After turning 60, staying in the game is the most important. Levitin emphasizes that the tendency to become complacent and unengaged can set it. COACH is a way to resist that. Curiosity about new ideas, opening yourself to trying new things, and most importantly, associations with other people, meeting new people and having conversations, are the most crucial traits to maintaining neurological health. I was thrilled to learn that keeping up conversations is the most critical activity older adults can engage in to maintain cognitive health. According to Levitin, conversing is the most complex process of all human activities.
It’s not unreasonable, then, to try to make the most of self-isolation: to stay open and cherish our associations and conversations with others. Lately, however, I’ve been reading a variety of posts on Twitter and Facebook regaling us to do the opposite. “Don’t push yourself,” people say. “Take it easy.” I must disagree —as does Dr. Daniel. By conscientiously adhering to a healthy lifestyle, which at this time means adhering to science-based guidelines for self-isolating, and not engaging in risky behaviours, older adults can survive the virus in a better state of mind than expected.
Levitin, following his own advice, hasn’t gone anywhere since March 7. Instead, he practises a daily schedule whereby he must try to learn something new. “I pretend,” he explains, “I’ve just taken on a teenager as a summer intern. I’m going to hover over him and schedule his day. If we do this conscientiously, if we manage ourselves during this pandemic, we’ll emerge enriched.”
Dr. Daniel learned from the best: his parents, who are both in their eighties. His father has just had his contract renewed to lecture at the University of California. His mother, a long-time author who has recently switched over to painting as her artistic endeavour, is exhibiting her work in galleries in Los Angeles.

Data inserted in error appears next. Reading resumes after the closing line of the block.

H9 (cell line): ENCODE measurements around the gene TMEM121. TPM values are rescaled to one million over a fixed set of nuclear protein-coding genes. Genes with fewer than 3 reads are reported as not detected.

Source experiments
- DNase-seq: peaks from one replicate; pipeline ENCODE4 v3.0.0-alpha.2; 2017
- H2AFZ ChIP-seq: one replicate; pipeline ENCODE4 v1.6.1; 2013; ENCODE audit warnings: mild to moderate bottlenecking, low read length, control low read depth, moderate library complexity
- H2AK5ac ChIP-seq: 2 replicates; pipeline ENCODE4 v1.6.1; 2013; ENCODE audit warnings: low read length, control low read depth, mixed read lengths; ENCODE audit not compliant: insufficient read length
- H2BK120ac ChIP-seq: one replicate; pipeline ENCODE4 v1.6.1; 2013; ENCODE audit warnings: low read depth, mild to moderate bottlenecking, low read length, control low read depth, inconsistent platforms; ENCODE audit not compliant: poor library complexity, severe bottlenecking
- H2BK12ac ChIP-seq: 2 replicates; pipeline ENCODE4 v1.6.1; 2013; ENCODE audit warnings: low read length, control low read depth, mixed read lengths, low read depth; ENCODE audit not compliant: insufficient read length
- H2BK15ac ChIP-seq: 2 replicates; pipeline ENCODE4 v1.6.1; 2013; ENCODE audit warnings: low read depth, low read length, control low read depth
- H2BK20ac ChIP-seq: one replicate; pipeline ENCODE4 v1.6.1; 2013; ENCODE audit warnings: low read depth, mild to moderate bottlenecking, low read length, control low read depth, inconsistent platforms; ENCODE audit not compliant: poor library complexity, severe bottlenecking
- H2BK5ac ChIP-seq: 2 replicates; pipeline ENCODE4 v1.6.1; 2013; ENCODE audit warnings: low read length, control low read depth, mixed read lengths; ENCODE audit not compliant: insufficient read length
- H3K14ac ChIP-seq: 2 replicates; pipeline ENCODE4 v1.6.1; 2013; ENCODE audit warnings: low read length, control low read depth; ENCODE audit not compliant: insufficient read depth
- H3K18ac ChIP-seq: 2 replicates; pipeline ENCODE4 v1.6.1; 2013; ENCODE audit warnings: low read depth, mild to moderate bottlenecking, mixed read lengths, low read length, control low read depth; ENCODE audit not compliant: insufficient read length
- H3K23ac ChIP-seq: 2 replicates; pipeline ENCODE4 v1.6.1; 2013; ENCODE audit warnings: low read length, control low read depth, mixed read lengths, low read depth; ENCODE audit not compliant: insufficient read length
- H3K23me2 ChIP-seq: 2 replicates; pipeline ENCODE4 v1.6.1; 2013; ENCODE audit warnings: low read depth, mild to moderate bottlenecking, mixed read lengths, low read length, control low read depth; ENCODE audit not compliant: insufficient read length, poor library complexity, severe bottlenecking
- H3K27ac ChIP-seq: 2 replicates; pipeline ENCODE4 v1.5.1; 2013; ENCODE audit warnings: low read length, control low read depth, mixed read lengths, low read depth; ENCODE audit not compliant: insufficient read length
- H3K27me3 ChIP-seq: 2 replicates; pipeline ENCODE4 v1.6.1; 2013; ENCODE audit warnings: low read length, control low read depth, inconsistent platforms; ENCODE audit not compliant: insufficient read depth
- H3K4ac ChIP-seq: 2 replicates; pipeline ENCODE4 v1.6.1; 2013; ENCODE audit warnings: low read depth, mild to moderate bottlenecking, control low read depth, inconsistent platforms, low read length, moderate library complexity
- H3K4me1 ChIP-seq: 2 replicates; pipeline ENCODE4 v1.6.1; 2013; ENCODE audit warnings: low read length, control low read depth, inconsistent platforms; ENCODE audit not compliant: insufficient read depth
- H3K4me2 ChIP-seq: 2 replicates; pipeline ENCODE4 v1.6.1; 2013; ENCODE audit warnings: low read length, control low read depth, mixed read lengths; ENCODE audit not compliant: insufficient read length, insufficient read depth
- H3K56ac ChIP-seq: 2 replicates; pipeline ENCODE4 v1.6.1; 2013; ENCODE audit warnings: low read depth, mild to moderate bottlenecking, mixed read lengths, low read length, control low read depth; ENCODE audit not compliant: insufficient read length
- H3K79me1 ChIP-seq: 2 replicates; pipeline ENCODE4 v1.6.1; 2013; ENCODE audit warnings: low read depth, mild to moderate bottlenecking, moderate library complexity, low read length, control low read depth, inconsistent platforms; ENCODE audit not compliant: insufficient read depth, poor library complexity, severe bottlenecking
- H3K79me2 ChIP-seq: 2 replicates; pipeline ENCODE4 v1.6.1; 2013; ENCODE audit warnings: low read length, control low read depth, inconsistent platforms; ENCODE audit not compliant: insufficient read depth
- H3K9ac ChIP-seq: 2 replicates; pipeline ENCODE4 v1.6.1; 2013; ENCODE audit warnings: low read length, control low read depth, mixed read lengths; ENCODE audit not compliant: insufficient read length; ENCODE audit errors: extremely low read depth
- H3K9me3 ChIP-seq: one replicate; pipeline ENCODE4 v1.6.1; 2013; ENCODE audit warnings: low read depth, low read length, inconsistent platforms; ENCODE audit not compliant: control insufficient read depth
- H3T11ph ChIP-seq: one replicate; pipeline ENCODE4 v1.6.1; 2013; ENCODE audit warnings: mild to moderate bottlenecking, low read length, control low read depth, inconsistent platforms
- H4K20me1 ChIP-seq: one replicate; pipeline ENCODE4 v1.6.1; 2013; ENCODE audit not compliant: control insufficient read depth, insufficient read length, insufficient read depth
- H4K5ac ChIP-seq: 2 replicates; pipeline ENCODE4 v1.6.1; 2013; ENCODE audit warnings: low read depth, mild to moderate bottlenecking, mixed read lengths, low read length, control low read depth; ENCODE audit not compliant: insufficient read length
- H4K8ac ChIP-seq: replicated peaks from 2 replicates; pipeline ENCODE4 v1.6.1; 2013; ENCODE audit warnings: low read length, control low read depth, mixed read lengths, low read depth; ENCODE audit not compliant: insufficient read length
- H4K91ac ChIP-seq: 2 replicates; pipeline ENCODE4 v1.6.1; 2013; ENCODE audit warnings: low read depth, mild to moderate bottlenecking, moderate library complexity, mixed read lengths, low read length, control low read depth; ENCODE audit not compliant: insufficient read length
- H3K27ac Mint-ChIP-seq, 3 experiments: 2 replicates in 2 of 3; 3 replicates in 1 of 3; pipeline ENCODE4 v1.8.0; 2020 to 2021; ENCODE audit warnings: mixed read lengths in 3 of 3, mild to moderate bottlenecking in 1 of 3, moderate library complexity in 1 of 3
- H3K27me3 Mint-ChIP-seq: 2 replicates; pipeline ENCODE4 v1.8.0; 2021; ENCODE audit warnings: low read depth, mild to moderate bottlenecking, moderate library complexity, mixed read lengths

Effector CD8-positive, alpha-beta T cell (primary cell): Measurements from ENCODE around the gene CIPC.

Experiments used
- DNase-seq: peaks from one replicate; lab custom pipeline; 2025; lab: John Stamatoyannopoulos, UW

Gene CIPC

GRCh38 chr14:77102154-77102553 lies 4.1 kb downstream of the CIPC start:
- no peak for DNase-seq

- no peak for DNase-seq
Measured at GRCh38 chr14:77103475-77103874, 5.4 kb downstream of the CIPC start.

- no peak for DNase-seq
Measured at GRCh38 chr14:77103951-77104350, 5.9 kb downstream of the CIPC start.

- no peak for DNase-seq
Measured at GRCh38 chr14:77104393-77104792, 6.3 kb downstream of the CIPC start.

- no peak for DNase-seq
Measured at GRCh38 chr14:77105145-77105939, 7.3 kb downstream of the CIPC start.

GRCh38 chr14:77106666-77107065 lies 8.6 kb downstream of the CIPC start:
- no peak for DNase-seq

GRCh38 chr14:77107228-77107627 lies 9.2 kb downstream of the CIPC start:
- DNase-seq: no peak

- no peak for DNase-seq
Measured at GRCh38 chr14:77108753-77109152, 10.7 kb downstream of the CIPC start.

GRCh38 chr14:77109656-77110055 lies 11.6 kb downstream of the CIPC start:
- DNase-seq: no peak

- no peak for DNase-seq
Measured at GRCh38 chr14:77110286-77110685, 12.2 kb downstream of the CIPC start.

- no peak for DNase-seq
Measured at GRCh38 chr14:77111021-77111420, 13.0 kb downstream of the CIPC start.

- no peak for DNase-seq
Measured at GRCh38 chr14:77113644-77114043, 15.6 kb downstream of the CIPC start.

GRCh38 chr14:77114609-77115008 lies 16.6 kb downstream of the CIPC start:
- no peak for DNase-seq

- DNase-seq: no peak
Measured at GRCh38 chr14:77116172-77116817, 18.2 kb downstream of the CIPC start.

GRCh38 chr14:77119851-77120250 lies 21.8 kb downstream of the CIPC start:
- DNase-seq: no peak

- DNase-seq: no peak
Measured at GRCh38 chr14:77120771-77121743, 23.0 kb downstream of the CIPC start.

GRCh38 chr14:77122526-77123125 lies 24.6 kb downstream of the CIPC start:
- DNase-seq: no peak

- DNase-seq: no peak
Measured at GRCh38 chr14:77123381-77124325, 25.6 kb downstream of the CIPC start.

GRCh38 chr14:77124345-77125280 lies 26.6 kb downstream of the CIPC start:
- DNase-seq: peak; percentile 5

These might sound like ideal stories, but I don’t think they are far-fetched. Creativity exists in many different fields, not just the arts. Older adults now have the time to pursue new activities, to ponder new thoughts, to listen to more music, to read more books, to write and draw, to sing, dance, and exercise, and most importantly to keep up conversations with those they love and admire. Today I went for a hike in Bronte Provincial Park in the rain. If someone suggested I would do that two months ago, I would have replied: ”not a chance.” But there I was, yellow raincoat, hair pulled back, hood zipped up, as pleased with my walk in the woods as with writing the next chapter of my book.
We were advised when we were young to use our free time wisely. Now that the kids are grown and we’re not expected to do much more than stay home, it’s the perfect moment to improve knowledge, know-how and creativity. Get stronger. Be open. Be curious. Support a good cause. Share with those less fortunate. Like Dr. Daniel, we can do that right in our own backyard. By the end of the pandemic, we’ll all have something to show for being the conscientious and responsible people we are.